right? So, you know, mom wants me to be a doctor, so I'm, I'm gonna follow in
her footsteps and be a doctor, or, you know, my, uh, my, my husband wants me to
bring home an income. And so therefore I can't do what I really wanna do, which
is be a stay at home, mom, whatever it might be looking at these relationships
that are around us and the ways in which we create a fixed mindset from what we
think others want or expect of us. Um, it's very difficult to live your true
life when you're living for what everybody else wants you to be doing. 

Mark: That is so true. Can, can I offer up another, um, uh,another exercise that you're welcome to use and try if you like it? 

Michaela: Yes. 

Mark: So, uh, along the lines of what you're saying and exercisethat I sometimes use in presentations is I say, I'd like you to imagine that
your personality is a circle. And in that circle are all the parts of your
personality that are trying to prove show hide, or please prove show hide, or
please. Now what I'd like you to imagine is throwing all those things out of
the circle what's left. And a lot of people will say nothing, cuz all I do is
prove show hide, or please. And if you do that, you don't belong to you. And if
you can prove 

Michaela: Show hide, or please, I need to write that down. I'vegotta remember. That's a really good exercise. I love that.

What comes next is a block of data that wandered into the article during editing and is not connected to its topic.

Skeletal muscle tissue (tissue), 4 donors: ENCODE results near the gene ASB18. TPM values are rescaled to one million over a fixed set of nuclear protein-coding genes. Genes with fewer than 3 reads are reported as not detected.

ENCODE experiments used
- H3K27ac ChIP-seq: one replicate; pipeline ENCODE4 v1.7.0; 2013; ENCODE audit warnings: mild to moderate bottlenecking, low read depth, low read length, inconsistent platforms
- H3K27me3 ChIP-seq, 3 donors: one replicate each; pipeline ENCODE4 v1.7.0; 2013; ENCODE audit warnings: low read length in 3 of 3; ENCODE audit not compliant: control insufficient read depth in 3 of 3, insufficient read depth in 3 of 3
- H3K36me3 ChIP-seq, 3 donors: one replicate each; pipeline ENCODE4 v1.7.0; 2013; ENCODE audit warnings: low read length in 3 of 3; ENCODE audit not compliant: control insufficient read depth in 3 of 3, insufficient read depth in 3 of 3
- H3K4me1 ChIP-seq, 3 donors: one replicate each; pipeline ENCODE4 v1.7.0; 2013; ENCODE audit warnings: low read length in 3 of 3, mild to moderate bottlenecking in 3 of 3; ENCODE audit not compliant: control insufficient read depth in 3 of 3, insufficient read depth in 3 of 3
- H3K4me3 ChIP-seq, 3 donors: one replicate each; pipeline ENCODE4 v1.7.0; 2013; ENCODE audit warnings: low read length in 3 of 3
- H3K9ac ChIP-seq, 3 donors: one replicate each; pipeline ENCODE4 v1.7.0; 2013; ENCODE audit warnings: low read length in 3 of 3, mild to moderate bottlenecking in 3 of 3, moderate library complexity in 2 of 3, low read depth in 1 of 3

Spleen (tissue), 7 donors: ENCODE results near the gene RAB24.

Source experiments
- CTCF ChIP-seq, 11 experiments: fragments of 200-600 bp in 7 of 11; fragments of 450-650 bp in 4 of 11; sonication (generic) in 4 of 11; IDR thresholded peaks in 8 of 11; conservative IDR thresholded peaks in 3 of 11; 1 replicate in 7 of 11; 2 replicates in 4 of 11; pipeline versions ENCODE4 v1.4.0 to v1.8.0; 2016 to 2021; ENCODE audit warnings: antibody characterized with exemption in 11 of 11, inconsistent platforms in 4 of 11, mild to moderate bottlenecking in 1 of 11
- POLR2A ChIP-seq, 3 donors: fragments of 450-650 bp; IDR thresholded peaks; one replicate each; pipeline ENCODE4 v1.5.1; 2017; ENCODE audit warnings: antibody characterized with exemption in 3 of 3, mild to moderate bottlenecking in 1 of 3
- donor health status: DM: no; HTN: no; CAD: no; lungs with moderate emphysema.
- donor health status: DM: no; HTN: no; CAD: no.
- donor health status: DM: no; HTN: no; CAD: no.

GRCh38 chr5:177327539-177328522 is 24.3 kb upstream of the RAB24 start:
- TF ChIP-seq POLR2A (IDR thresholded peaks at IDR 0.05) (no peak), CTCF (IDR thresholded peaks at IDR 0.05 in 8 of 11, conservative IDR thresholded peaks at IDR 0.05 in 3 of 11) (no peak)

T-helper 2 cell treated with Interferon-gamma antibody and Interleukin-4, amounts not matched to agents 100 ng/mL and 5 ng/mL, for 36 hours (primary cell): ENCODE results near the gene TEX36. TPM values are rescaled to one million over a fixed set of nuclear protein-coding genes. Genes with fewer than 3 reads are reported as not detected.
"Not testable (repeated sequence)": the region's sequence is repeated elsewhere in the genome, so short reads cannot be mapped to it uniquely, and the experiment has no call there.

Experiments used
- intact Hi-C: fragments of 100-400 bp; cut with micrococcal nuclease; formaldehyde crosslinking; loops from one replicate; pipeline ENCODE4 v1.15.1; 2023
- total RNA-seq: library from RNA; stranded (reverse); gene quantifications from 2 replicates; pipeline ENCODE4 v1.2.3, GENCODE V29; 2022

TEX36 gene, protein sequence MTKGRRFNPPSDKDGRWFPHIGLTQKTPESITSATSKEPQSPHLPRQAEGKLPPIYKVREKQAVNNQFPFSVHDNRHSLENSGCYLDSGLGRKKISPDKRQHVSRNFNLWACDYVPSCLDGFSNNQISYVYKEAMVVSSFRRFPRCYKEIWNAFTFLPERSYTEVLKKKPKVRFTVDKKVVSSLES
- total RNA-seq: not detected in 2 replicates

Mark: And, and it's the kind of thing I'm gonna, 

Michaela: I'm gonna steal it. I'll I'll tell everybody I got it from mark. 

Mark: Well that's all right. Oh you, you can't but the idea, theidea is, is it's a good thing to do when you're taking a long walk because if
you eliminate those things and just be intentional about just letting them go,
you, you may discover a calling. That's been calling out to you for decades,
but you couldn't hear it because it got a busy signal and the busy signals you
were too busy, proving, showing, hiding or pleasing makes sense. Wow, 

Michaela: That's really profound. I like that a lot. And I'm, I'm a big fan, especially in the work I do as psychotherapist. I'm a big fan of
these kind of tangible exercises where, you know, we put something down on
paper. Um, an exercise that we do through the couples Institute is we have each
partner hold a piece of paper and they associate with the piece of paper, what
is most important to them outside of their partner and their children, most
important thing. And um, each of them has the opportunity to do it and then
they hold the paper and they try to decide by communicating who gets to keep
the paper. And from as a couple's therapists, it's really interesting to see
the conflict resolution play out, but more importantly is how they come up with
what is most important to them. And it's not very often that people pause and
reflect on that in that way. You know, we tend to be such a busy culture that
we really don't spend a lot of time in hindsight or in reflection thinking
about these kinds of things. And so the workbook does a lot of that. The
workbook really challenges people to sit with themselves and explore things
that they might not have otherwise thought about. 

Mark: That's great. Um, can I give you, you know, I I'm retiredas a therapist, so, but you know, I was a therapist for 45 years. Uh, one of my
focuses with suicide prevention and none of my patients died by suicide. And
uh, uh, also I, uh, in the 19 late 1980s, early nineties, I was on Oprah. I was
on the today show the New York times because I had created something called